Now she snuck a look at her mother, who was leaning close to the steering wheel and gripping it tightly. She knew that Mom hated driving far from home, but she didn’t accept Uncle Jay’s offer to drive them up this year. Maddie wasn’t sure why, but her Mom had been funny about accepting help from anyone lately.
Maddie’s thoughts shifted to her camp friends, Liza and Libby and Emily. They’d come to the funeral last fall, but that whole thing was a blur. Maddie had been texting them all year long, but it wasn’t the same as seeing them in person. She couldn’t wait until they could all hang out together, laughing and talking like they always did. Just as long as they didn’t want to talk about her dad . . . . She didn’t care if Libby told that story about when the possum surprised her in the bathroom that one summer, even though Libby had told it a million times already. She’d rather talk about anything but her dad.
“Camp is going to be good for you, Maddie,” her mom had said when Maddie had talked about skipping it this year. “It’ll take your mind off things.”
Maybe Mom was right, Maddie thought. The excitement of seeing her camp friends again was a really good feeling, a feeling she hadn’t felt in a long time.
“Recalculating,” announced the GPS again.
“Mom!” Maddie yelled, and her mother jumped in her seat.
“Don’t yell while I am driving, Madeline!” she yelled back.
Maddie pouted quietly while her mom made another turn. Finally, Maddie saw the familiar sign down the road to the right: CAMP WIMOWAY ENTRANCE A.
“Finally!” Maddie cried, and a look of relief came over her mom’s face as she turned down the narrow winding road to camp.
The tree-lined road emerged into a clearing of rustic wood cabins. Cars filled the parking lot as parents dropped off their campers, but Maddie didn’t recognize any of them . . . because they were all boys!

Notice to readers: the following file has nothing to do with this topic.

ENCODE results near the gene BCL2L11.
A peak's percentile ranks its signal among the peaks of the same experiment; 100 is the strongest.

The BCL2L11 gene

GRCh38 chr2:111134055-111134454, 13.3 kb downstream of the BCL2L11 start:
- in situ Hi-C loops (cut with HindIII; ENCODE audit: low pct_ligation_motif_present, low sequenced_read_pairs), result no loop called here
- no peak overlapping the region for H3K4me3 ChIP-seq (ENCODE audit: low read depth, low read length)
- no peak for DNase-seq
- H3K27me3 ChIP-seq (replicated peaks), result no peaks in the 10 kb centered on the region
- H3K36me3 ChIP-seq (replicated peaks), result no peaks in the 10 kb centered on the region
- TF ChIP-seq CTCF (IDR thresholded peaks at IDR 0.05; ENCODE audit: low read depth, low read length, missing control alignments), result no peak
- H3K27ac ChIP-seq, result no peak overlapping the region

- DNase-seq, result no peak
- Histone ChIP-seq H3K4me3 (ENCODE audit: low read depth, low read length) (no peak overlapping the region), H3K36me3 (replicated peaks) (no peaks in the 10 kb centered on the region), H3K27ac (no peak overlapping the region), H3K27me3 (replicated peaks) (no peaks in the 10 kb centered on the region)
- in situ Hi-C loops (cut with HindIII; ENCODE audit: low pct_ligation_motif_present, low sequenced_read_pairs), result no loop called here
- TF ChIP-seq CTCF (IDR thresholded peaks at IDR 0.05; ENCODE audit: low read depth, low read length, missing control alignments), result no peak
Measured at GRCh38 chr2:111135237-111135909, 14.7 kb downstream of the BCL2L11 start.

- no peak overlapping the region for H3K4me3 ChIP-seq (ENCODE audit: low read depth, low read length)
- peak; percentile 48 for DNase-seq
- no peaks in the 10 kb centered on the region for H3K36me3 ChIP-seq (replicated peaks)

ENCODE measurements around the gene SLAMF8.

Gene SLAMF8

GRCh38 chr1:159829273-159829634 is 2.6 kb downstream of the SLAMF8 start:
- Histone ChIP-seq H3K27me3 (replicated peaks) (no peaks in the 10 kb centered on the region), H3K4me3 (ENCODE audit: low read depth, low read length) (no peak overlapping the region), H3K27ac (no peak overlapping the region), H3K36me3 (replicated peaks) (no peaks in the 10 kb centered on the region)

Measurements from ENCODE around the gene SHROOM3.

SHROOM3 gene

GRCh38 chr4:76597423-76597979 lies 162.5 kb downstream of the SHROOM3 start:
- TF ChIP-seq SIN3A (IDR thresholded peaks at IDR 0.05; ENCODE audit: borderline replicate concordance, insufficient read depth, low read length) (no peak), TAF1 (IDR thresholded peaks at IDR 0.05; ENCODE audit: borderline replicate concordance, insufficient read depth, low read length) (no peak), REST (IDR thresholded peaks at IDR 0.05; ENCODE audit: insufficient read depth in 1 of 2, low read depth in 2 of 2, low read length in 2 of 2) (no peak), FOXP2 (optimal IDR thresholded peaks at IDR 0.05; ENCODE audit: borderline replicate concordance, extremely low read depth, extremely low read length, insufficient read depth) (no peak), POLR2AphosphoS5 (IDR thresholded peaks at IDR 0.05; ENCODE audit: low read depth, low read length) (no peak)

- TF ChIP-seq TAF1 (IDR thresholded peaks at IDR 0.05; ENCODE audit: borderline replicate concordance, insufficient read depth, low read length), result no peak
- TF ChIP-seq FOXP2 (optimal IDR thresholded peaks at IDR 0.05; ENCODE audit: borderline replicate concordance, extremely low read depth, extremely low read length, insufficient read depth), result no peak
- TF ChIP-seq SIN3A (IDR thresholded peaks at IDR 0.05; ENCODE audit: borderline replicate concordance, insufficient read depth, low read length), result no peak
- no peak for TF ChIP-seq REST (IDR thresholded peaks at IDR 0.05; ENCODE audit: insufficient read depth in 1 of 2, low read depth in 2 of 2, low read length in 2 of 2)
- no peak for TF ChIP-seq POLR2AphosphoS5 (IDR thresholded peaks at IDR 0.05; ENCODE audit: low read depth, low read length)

Maddie and her mom exited the car, confused. A male counselor wearing a red Camp Wimoway shirt approached them.
“Here for drop off?” he asked.
“Yes,” Mrs. Jacobs replied, anxiously looking around. “She’s in the Hannah bunk this year.”
Camp Wimoway was divided into a boys’ camp and a girls’ camp, and each camp was divided into bunks, or cabins. In the girls’ camp the bunks were named after former counselors from a long time ago: Hannah, Sarah, Betty, and Gail.
“We’ve rearranged camp this year,” the counselor informed them. “We sent out a map and a note, but some parents didn’t get them, I’m afraid.”
Mom looked a little guilty. Great, Maddie thought. More changes.
“You should have gone to Entrance B,” the counselor explained. “It’s about a quarter mile down the road and then you make a left.” Mrs. Jacobs took a little notebook from her purse and he started to draw a map for her.
Maddie remembered that Entrance B led to the camp where the “baby” camp division was—the camp for kids who were, like, six to eight years old. And now that was where the girls’ camp was? How embarrassing! Why couldn’t Mom have read that e-mail? She started to slink back into the car before anyone noticed she was in the wrong place, but curiosity took over and she looked around at her old camp once more. It was weird to think that the boys were now living where the girls used to live.
A mom and dad walked past with a crying little boy, and Maddie knew how he felt. She had cried her first year in camp too. She looked at her cabin from last year and saw a couple of the boys her own age hanging around on the steps: Jared and Evan. They both looked so much taller than they were last summer! Then Brandon walked up to them. He lived only one town over from Maddie back home, and they had taken a tennis class together in the spring. He nodded at her, half-waving, and she looked away.
He’s probably wondering why I’m standing in the middle of the boys’ camp like a loser, she thought, and then she turned to open the car door, eager to become invisible before anyone else noticed her.
The sound of a voice coming from a nearby bunk made her pause. It was a boy’s voice, a really cool, deep voice with a British accent. She turned slightly and saw a boy about her age—a boy with the most beautiful face she had ever seen.